A number of states have recently imposed duties for data collectors to safely store information. For example, Illinois data collectors are now required to “implement and maintain reasonable security measures” to protect data (815 ILCS 530/45). Unfortunately, data collectors have not received guidance on what constitutes “reasonable security measures.” In the absence of this guidance from legislature, a number of courts are beginning to analyze what measures are reasonable for data storage.

For example, in Dittman v. The University of Pittsburgh Medical Center (UPMC), the Superior Court of Pennsylvania affirmed the trial court’s dismissal of the plaintiffs’ negligence and breach of implied contract claims. The plaintiffs filed suit alleging that UPMC suffered a data breach involving the plaintiffs’ names, birth dates, social security numbers, tax information, addresses, salaries, bank information of approximately 62,000 current and former employees. An estimated 780 employees’ stolen information was used to file fraudulent tax returns.  As of the date of the opinion, the source of the data breach was unknown.

The plaintiffs claim UPMC had a legal duty to protect their personal and financial information. Specifically, plaintiffs allege UPMC, “failed to encrypt data, establish adequate firewalls and implement adequate authentication protocols to protect the information in its computer network.”

UPMC Had No Legal Duty Related to Employee Information

The appellate court first reviewed the question of whether an employer has “a legal duty to act reasonably in managing its computer systems … collected from its employees, when the employer elects, for purposes of its own business efficiencies, to store and manage such sensitive employee data on its internet-accessible computer system, leaving it vulnerable to computer hackers, in the absence of reasonable safeguards.” The appellate court analyzed this question under the following five factors concerning legal duty:

  • Relationship Between Parties Gives Rise to a Duty: Under this first factor, the appellate court held that, as an employer, UPMC had the requisite relationship to impose a duty to protect employee information.
  • Social Utility of the Conduct Weighed Against the Nature of the Risk Imposed, and Foreseeability of the Harm Does Not Require Imposing a Duty: Under the second and third factors, the appellate court found that employers “have an obvious need to collect and store personal information about their employees,” and electronic storage is the most efficient method. However, the appellate court recognized that the risks of a data breach increase as the usage of electronic storage increases. However, the appellate court ultimately concludes that, “[w]hile a data breach (and its ensuing harm) is generally foreseeable, we do not believe that this possibility outweighs the social utility of electronically storing employee information.” Under this analysis, the appellate court found no duty should be imposed on UPMC.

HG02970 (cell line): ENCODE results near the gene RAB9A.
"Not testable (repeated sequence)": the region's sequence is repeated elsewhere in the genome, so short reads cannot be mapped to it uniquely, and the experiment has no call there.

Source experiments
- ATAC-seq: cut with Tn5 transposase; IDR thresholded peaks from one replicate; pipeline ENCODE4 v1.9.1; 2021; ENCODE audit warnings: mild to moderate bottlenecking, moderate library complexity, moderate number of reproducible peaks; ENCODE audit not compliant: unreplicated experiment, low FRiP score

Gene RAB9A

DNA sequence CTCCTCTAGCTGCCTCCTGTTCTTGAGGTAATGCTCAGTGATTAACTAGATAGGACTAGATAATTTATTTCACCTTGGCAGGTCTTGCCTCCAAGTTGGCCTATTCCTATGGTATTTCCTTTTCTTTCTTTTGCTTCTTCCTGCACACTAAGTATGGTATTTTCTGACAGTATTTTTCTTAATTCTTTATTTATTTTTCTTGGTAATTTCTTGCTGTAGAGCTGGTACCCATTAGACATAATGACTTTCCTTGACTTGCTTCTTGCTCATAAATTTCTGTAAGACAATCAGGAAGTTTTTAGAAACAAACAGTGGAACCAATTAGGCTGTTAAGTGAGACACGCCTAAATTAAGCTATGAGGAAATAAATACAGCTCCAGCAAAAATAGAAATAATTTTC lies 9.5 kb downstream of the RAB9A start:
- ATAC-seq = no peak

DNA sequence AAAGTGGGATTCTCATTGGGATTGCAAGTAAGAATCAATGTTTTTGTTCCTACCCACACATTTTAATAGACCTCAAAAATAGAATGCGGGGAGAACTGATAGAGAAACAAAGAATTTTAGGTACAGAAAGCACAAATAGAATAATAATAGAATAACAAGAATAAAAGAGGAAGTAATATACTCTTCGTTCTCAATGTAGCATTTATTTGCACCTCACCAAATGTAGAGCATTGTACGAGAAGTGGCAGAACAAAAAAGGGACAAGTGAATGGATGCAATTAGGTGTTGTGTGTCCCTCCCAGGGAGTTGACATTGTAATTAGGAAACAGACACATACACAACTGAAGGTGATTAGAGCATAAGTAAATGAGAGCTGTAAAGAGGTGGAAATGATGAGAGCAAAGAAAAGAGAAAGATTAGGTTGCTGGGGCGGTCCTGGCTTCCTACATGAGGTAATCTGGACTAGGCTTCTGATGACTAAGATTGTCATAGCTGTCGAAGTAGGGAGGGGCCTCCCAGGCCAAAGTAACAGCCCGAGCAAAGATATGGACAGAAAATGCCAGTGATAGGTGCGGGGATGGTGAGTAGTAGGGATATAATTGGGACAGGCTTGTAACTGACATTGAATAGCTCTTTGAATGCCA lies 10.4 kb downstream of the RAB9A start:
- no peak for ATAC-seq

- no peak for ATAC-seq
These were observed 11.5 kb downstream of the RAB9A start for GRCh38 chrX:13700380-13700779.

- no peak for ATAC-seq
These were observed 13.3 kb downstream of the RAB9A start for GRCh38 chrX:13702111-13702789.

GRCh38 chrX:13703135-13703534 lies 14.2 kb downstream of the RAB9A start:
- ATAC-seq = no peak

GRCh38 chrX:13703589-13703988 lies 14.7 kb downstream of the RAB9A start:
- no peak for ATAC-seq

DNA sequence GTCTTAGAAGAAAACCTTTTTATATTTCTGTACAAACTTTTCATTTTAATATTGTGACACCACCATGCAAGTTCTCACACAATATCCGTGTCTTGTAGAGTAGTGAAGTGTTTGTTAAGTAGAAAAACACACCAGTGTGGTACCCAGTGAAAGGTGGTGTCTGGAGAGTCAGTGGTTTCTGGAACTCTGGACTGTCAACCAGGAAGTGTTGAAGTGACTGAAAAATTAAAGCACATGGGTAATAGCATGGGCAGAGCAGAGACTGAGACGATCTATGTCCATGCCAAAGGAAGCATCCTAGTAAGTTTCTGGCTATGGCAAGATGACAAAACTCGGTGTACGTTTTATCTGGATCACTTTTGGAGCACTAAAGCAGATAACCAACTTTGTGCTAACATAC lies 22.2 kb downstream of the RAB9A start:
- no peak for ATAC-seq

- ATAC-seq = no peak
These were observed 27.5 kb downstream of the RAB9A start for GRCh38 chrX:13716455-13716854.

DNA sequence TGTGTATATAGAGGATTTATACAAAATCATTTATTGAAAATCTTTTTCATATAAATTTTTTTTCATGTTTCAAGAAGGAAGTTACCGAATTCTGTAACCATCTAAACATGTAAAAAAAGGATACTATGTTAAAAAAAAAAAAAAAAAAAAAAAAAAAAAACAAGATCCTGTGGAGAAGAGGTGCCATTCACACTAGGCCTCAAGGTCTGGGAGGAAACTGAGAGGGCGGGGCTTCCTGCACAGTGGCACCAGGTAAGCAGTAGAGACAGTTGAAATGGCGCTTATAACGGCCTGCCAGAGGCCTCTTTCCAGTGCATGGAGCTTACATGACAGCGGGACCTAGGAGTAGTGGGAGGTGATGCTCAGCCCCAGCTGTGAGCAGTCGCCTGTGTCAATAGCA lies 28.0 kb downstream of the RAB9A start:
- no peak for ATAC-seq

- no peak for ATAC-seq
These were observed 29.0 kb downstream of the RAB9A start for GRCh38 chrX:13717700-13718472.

• Consequences of Imposing a Duty Do Not Require Imposing a Duty: In finding no need to impose a duty to employees, the appellate court found no need for a “judicially created duty of care…to incentivize companies to protect confidential information.” Further, the appellate court acknowledged the fact that there is “no true way to prevent data breaches altogether.”
  • Public Interest Did Not Require Imposing a Duty: The appellate court found the fifth factor, public interest, did not require the imposition of a duty on UPMC. Specifically, public interest does not require the imposition of duty because the Pennsylvania legislature had already imposed a duty to notify those individuals impacted by a breach. “It is not for the courts to alter the direction of the General Assembly because public policy is a matter for the legislature.”

Concurring Statements also filed with this decision that, while agreeing with the Majority’s decision, warn that “in this constantly developing area of law and technology we must proceed to establish precedent slowly and with caution.” Specifically, the Concurrences noted that the employees claim “that UPMC had failed to use reasonable care in the storage of their personal information by, inter alia, properly encrypting the data, establishing adequate firewalls, and implementing an appropriate authentication protocol.”

The Concurring Opinion in the Dittman decision sheds light on what court may find constitute “reasonable care” in data storage. Gaining an understanding of these standards have become even more important recently when many legislatures around the country have started to place requirements for data storage. For example, Illinois’ legislature now requires that “data collectors implement and maintain reasonable security measures to protect…records from unauthorized access….”

Consequently, while there are many questions concerning what “reasonable security measures” entail, the reasoning in the Dittman decision may provide guidance. While not controlling in any manner, in the absence of an interpretation of “reasonable security measures,” a “data collector” may want to consider the advice in the Dittman Concurrence and take steps to encrypt data, establish adequate firewalls and implement an appropriate authentication protocol to protect data.